Respect is the UK membership organisation for work with domestic violence perpetrators, male victims of domestic violence and young people’s violence in close relationships.
Perpetrators of domestic violence
Respect’s sole focus from 2000 until 2007, was perpetrators of domestic violence. We have since diversified, but perpetrators remain a key strand of our work.
- In 2004, we launched the Respect Phoneline which has helped thousands of people, male and female, by phone, email and webchat. The Respect Phoneline is for anyone who is concerned about their own or someone else’s behaviour towards their partner (male, female, in heterosexual or same-sex relationships) and is also available for frontline workers.
- We have developed standards and accreditation for services working with perpetrators. The Respect Accreditation Standard is the bench mark for the provision of quality interventions with men who use violence against their female partners. It sets out all the requirements good quality DVPSs need to meet to become accredited. Find out where the nearest accredited service is.
- Refuge and Respect worked together in 2009/10 to create a resource for employers and then piloted this in a number of public sector employers. We are pleased to keep this resource available; it contains an approach that addresses workplace support for survivors of abuse and how to address the perpetrators. The resource contains guidance for employers on recognising, responding to survivors and perpetrators. You can download the Employers’ Manual here and an evaluation of the pilot here.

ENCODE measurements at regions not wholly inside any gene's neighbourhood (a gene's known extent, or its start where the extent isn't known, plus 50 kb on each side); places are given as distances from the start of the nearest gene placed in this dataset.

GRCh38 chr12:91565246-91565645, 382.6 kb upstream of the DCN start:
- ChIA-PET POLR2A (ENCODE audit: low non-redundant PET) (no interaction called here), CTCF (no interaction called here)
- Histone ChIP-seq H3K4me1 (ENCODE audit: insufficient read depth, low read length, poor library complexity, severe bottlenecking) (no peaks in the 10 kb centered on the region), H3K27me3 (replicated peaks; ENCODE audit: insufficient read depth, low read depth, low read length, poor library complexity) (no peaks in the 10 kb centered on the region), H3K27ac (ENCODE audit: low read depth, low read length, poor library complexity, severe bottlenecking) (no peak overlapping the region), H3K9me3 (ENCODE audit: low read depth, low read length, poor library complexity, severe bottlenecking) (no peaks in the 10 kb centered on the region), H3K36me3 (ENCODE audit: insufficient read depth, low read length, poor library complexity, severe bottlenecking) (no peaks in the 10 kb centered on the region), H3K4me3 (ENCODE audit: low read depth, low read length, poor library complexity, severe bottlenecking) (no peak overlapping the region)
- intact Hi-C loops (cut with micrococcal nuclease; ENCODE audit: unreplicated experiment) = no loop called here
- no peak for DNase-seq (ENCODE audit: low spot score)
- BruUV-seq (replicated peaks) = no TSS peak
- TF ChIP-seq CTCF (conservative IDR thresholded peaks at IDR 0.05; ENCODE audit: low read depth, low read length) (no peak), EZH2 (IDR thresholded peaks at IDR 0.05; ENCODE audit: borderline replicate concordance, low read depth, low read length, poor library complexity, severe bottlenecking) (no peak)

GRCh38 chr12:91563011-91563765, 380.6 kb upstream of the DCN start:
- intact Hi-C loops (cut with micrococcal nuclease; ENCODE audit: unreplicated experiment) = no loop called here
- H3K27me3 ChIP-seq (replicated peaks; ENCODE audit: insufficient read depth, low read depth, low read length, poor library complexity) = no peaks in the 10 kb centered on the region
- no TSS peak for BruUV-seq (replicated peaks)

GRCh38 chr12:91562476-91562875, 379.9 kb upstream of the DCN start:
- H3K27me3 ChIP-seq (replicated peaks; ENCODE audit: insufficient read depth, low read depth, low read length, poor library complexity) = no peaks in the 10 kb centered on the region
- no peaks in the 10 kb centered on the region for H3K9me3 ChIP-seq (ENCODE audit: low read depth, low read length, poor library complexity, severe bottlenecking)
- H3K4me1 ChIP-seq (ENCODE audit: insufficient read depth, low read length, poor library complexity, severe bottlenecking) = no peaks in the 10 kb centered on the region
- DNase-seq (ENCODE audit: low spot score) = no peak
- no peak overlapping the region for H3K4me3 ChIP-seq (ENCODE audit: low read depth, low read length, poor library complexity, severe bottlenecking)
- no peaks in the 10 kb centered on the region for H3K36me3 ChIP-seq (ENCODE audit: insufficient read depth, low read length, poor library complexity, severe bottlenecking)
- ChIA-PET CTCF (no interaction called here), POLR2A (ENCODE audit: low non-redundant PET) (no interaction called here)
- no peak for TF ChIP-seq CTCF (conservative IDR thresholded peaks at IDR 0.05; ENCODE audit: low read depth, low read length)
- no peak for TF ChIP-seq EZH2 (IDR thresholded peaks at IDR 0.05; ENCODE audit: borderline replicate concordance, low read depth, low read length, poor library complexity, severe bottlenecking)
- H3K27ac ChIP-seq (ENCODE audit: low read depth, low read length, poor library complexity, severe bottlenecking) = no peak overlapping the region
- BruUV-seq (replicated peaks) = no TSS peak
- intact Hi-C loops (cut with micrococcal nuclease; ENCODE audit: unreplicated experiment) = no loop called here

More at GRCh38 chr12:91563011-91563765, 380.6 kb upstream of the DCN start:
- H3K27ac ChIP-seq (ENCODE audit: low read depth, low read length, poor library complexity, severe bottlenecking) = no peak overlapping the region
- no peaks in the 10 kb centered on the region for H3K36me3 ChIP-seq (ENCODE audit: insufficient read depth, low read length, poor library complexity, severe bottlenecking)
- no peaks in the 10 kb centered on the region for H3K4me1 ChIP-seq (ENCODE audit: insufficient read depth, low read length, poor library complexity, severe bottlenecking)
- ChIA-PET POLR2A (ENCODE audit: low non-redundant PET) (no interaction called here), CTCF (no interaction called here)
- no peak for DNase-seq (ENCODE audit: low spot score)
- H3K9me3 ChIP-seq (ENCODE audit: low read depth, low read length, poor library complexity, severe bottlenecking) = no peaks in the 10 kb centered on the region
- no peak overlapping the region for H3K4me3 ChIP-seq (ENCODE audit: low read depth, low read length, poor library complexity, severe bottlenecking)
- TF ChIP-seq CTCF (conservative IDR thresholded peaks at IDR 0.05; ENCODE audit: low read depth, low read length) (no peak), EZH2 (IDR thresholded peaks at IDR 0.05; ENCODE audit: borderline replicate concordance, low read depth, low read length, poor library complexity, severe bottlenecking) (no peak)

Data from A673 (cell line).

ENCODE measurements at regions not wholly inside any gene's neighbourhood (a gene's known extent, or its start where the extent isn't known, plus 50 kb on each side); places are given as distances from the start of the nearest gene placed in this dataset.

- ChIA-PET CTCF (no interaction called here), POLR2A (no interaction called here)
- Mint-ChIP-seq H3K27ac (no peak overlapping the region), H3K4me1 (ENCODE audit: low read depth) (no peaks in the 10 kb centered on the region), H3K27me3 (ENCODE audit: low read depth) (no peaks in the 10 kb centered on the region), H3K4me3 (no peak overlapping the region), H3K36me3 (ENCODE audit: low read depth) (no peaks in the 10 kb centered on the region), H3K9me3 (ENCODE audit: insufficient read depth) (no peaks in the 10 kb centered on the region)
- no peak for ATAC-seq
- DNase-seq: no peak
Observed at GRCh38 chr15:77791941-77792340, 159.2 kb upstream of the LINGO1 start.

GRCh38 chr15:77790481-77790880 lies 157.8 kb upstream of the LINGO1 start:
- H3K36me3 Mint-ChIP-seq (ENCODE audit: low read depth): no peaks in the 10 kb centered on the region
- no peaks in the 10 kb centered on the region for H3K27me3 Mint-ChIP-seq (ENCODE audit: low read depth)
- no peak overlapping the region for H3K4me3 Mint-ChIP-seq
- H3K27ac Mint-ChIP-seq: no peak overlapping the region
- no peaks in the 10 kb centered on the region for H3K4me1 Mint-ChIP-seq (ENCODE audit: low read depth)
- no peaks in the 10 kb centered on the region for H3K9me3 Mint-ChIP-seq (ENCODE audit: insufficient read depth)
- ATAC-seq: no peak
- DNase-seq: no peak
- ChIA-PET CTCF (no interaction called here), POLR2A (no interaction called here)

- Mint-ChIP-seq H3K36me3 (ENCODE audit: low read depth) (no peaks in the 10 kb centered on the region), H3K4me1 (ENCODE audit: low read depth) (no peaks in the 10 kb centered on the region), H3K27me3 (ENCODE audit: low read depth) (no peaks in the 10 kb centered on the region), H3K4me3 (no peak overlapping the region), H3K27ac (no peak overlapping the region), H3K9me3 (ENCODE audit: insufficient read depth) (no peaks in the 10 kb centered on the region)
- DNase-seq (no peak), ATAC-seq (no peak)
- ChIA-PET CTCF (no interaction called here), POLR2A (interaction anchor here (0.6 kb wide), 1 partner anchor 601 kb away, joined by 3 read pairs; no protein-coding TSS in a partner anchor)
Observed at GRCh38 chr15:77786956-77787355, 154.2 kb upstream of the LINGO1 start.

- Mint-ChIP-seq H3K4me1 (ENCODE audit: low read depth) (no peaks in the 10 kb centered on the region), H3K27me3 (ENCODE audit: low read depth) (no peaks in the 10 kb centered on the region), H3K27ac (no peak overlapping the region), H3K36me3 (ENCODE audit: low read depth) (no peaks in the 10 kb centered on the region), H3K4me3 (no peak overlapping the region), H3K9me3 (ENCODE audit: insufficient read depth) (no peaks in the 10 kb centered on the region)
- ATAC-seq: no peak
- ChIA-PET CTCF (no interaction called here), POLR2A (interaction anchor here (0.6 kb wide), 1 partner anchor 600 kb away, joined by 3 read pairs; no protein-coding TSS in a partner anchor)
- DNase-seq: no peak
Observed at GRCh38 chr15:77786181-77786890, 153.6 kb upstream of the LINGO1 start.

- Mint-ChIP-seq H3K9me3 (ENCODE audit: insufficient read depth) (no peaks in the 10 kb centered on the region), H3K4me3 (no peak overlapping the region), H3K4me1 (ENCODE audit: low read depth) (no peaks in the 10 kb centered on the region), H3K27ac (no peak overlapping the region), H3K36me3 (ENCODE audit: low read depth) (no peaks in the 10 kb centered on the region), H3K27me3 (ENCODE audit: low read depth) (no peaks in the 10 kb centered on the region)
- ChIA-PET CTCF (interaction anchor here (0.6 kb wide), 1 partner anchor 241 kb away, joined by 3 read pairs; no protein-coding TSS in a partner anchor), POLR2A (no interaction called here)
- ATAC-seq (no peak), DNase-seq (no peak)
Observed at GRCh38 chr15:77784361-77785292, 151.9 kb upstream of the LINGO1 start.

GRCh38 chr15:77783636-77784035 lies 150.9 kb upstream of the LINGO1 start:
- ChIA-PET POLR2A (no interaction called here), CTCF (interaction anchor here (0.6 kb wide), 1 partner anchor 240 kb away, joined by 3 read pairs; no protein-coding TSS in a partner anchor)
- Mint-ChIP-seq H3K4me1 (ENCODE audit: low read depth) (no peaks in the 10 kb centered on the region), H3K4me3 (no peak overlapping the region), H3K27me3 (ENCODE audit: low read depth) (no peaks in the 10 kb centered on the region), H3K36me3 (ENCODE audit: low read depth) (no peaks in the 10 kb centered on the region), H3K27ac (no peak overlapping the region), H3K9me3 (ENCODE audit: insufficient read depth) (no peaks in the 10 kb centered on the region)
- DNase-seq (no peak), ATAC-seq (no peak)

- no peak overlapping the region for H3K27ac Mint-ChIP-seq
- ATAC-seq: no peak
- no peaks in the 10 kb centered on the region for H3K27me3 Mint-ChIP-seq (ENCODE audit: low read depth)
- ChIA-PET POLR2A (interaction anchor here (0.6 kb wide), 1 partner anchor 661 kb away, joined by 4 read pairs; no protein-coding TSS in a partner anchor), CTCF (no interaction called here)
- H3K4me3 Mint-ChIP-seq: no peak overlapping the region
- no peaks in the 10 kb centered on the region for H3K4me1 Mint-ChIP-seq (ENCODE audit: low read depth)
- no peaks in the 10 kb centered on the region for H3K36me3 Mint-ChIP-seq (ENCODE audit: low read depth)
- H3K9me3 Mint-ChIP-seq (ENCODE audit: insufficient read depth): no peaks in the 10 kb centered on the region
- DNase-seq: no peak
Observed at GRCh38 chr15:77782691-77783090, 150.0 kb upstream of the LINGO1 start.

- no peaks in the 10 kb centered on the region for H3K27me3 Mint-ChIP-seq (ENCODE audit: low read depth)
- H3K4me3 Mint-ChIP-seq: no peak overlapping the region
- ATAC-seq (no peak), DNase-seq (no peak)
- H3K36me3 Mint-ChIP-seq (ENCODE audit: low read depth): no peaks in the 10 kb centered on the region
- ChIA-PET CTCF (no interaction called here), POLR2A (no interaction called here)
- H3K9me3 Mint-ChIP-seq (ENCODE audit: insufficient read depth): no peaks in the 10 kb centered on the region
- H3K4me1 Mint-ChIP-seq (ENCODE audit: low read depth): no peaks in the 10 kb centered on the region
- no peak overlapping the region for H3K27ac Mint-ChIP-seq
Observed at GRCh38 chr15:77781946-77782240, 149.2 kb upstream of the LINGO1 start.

- Domestic Violence Prevention Programmes: we support a network of specialist programmes, which work with the cause of the problem, the perpetrator. These services focus on changing the behaviour and managing the risk of perpetrators, with the safety of victims, including children, at their heart. We help new services to set up and existing services to develop. We support best practice in commissioning. For information about Domestic Violence Prevention Programmes in your area, please call the Respect Phoneline on freephone 0808 802 4040 (not our main office line).
- Respect Directory of Professionals able to undertake expert assessments of domestic violence risks in family court proceedings. We have established a directory of professionals who are suitably qualified, trained and experienced to undertake assessments of domestic violence risks and impact in families involved in legal proceedings in relation to children. Respect aims to provide solicitors, Cafcass, our members and others with a list of suitable assessors they can contact when an expert assessment is required. We took this step following the recommendations of Dr. Chris Newman which explored what should be included in an expert assessment of domestic violence risks and the skills and experience necessary to undertake these assessments. Respect will aim to ensure the quality of the expert assessors listed in the directory through a peer review process which we hope will give confidence to professionals when choosing an assessor from the Respect directory.